Americans have a more unfavorable view of Supreme Court Chief Justice John Roberts than they did seven years earlier, according to a new poll, which finds his support among Republicans, in particular, having eroded sharply.

A Gallup poll released Monday found that Roberts's favorables dropped 11 percentage points among all Americans since the last survey in September 2005. The most recent polling showed Roberts with 39 percent of national adults having a favorable opinion of him. In 2005, the same poll found that 50 percent of adults had a favorable view of the chief justice. 

Among Republicans, Roberts's drop has been more drastic. Sixty-seven percent of Republicans had a favorable view of Roberts in 2005, a figure which plummets 40 points to 27 percent in the 2012 survey. Four percent had an unfavorable view of the chief justice in 2005, jumping to 44 percent in the new poll.


While the poll does not identify how much of the shift in Roberts's numbers are a result of his recent opinion upholding much of President Obama's healthcare reform bill, his decision to join the four more liberal members of the high court in saving the law left him facing strong criticism from conservatives.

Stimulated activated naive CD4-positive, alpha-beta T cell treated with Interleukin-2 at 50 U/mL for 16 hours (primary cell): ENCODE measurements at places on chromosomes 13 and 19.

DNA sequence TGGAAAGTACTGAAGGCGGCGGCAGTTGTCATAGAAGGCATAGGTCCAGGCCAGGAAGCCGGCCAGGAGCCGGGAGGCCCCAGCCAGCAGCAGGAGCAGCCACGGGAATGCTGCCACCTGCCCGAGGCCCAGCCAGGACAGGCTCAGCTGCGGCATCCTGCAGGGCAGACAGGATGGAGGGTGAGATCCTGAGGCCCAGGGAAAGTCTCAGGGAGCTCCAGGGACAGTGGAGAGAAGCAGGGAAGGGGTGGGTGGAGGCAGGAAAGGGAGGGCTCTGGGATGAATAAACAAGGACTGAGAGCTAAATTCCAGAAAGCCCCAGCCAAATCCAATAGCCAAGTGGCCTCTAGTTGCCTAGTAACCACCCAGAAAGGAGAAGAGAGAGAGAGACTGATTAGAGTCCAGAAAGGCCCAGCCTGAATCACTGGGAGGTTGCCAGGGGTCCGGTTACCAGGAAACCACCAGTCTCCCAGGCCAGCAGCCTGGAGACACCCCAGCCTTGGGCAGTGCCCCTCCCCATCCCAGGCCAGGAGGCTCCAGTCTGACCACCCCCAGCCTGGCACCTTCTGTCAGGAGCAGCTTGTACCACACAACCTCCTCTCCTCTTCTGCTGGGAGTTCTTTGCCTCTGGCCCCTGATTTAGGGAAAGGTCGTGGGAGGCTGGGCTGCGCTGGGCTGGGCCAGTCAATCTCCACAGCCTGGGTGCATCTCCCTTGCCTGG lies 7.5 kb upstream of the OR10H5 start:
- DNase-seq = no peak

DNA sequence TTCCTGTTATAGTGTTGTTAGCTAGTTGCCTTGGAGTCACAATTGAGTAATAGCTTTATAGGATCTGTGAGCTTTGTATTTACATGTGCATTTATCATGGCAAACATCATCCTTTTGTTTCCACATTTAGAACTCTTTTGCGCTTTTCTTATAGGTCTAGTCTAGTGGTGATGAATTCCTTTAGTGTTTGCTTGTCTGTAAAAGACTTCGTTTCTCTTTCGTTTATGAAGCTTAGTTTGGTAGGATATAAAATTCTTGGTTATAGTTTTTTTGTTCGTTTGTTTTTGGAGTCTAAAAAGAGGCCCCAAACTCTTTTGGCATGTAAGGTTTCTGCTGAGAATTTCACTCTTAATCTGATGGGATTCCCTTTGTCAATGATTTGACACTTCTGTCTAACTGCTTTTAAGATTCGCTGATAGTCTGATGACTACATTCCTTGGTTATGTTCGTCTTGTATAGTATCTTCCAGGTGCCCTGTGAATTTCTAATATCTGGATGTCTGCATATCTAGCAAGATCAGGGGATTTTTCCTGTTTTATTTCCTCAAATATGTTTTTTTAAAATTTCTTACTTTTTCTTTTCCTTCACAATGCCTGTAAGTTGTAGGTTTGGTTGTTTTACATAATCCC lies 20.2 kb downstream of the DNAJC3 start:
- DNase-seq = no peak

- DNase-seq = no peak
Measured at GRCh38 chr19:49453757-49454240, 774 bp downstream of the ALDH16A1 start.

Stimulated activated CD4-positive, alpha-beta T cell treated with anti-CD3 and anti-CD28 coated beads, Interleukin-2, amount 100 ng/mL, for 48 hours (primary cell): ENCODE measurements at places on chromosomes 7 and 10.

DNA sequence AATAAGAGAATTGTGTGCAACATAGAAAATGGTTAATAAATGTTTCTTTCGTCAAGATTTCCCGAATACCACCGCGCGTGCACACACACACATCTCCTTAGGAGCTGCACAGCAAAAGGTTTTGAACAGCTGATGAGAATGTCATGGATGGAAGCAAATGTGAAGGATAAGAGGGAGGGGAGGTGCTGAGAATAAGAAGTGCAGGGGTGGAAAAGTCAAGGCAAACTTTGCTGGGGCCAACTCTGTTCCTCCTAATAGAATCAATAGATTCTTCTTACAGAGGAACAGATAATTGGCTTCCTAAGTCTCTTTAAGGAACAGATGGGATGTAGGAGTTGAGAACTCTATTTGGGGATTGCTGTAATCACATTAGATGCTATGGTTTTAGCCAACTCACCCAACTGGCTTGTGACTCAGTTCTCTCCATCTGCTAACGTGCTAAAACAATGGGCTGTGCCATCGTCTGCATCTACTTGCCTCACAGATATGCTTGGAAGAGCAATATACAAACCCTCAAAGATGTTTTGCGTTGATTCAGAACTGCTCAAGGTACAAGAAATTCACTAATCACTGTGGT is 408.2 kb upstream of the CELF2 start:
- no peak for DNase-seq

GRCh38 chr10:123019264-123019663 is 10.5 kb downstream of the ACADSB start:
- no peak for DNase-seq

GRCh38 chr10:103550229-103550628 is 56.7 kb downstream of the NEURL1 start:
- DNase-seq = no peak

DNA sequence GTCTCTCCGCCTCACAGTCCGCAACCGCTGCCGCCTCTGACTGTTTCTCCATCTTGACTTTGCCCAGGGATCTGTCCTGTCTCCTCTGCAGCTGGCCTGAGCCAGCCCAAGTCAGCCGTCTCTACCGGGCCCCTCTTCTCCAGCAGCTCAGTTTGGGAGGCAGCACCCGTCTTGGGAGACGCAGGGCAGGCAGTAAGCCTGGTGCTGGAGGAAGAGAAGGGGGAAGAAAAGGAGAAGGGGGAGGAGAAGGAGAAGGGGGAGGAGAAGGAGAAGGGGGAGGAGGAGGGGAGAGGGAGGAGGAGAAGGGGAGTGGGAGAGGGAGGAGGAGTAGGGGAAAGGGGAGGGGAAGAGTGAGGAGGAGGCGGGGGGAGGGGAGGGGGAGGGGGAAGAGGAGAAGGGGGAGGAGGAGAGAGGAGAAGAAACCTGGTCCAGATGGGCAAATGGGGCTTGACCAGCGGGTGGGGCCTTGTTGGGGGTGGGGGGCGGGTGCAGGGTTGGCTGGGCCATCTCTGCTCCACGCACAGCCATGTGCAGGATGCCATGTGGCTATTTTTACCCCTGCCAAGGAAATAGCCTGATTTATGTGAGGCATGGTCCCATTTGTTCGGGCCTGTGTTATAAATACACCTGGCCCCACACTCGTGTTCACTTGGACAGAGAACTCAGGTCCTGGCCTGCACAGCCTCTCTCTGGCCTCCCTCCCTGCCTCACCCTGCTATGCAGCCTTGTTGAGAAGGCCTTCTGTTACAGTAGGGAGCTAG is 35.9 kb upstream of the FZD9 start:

The poll also found that Roberts's unfavorables among all Americans had increased by 12 percentage points. In 2005, Roberts's unfavorables were at 17 percent compared to 29 percent in the 2012 poll.

Roberts's has gained among Democrats, with 54 percent saying they have a favorable view of Roberts in the 2012 survey, up from 35 percent in 2005. The percentage of Democrats who held an unfavorable view of Roberts decreased as well: 19 percent of Democrats said they had an unfavorable view in 2012, down from 39 percent in 2005.

Roberts also lost ground among independents. In 2012, 38 percent of independents said they had a favorable view while 28 percent said they had an unfavorable view. In 2005, 47 percent had a favorable view, while 17 percent had an unfavorable view.

Roberts's decision to rule in favor of the healthcare reform law surprised many on the right, who had predicted that Associate Justice Anthony Kennedy would be the deciding vote and that Roberts would side with his fellow justices on the right in striking down the legislation, in particular the individual mandate. 

Instead, the conservative Roberts sided with the liberal members of the Supreme Court while Kennedy sided with the three conservative associate justices in his dissent.

The poll was conducted July 9 to 12 and has a 4-point margin of error.